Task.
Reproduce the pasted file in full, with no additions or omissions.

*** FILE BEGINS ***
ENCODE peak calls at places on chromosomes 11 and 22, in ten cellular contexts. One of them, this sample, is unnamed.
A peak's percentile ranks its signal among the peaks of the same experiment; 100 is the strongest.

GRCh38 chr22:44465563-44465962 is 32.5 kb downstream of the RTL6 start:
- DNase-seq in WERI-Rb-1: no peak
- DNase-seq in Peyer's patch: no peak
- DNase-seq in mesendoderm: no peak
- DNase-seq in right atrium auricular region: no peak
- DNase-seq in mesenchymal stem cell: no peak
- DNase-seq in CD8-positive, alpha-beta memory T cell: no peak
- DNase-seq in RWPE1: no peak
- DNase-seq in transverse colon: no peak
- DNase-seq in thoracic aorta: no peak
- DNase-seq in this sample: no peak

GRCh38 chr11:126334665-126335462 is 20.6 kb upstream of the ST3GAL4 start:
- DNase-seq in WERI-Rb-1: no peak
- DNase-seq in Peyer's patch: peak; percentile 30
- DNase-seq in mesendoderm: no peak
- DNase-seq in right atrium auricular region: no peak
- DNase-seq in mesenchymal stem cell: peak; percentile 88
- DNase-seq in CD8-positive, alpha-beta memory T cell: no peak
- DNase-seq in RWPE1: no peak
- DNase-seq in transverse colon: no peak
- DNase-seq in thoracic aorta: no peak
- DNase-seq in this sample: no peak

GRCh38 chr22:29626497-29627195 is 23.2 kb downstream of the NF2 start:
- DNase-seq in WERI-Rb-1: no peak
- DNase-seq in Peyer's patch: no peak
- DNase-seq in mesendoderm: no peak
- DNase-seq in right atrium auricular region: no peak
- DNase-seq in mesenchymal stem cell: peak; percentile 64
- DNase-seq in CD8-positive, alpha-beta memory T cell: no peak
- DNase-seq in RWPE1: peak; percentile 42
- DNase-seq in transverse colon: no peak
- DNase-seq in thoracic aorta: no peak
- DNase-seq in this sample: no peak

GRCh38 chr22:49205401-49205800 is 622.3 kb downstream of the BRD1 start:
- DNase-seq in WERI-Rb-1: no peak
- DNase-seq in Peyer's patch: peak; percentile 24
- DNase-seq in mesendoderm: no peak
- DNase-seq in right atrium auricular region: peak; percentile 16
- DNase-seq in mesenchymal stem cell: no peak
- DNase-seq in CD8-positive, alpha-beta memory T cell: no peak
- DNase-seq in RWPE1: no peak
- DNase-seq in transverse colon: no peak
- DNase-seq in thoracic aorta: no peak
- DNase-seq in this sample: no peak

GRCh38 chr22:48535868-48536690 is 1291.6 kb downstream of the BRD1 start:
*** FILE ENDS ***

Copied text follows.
ENCODE peak calls at places on chromosomes 11 and 22, in ten cellular contexts. One of them, this sample, is unnamed.
A peak's percentile ranks its signal among the peaks of the same experiment; 100 is the strongest.

GRCh38 chr22:44465563-44465962 is 32.5 kb downstream of the RTL6 start:
- DNase-seq in WERI-Rb-1: no peak
- DNase-seq in Peyer's patch: no peak
- DNase-seq in mesendoderm: no peak
- DNase-seq in right atrium auricular region: no peak
- DNase-seq in mesenchymal stem cell: no peak
- DNase-seq in CD8-positive, alpha-beta memory T cell: no peak
- DNase-seq in RWPE1: no peak
- DNase-seq in transverse colon: no peak
- DNase-seq in thoracic aorta: no peak
- DNase-seq in this sample: no peak

GRCh38 chr11:126334665-126335462 is 20.6 kb upstream of the ST3GAL4 start:
- DNase-seq in WERI-Rb-1: no peak
- DNase-seq in Peyer's patch: peak; percentile 30
- DNase-seq in mesendoderm: no peak
- DNase-seq in right atrium auricular region: no peak
- DNase-seq in mesenchymal stem cell: peak; percentile 88
- DNase-seq in CD8-positive, alpha-beta memory T cell: no peak
- DNase-seq in RWPE1: no peak
- DNase-seq in transverse colon: no peak
- DNase-seq in thoracic aorta: no peak
- DNase-seq in this sample: no peak

GRCh38 chr22:29626497-29627195 is 23.2 kb downstream of the NF2 start:
- DNase-seq in WERI-Rb-1: no peak
- DNase-seq in Peyer's patch: no peak
- DNase-seq in mesendoderm: no peak
- DNase-seq in right atrium auricular region: no peak
- DNase-seq in mesenchymal stem cell: peak; percentile 64
- DNase-seq in CD8-positive, alpha-beta memory T cell: no peak
- DNase-seq in RWPE1: peak; percentile 42
- DNase-seq in transverse colon: no peak
- DNase-seq in thoracic aorta: no peak
- DNase-seq in this sample: no peak

GRCh38 chr22:49205401-49205800 is 622.3 kb downstream of the BRD1 start:
- DNase-seq in WERI-Rb-1: no peak
- DNase-seq in Peyer's patch: peak; percentile 24
- DNase-seq in mesendoderm: no peak
- DNase-seq in right atrium auricular region: peak; percentile 16
- DNase-seq in mesenchymal stem cell: no peak
- DNase-seq in CD8-positive, alpha-beta memory T cell: no peak
- DNase-seq in RWPE1: no peak
- DNase-seq in transverse colon: no peak
- DNase-seq in thoracic aorta: no peak
- DNase-seq in this sample: no peak

GRCh38 chr22:48535868-48536690 is 1291.6 kb downstream of the BRD1 start: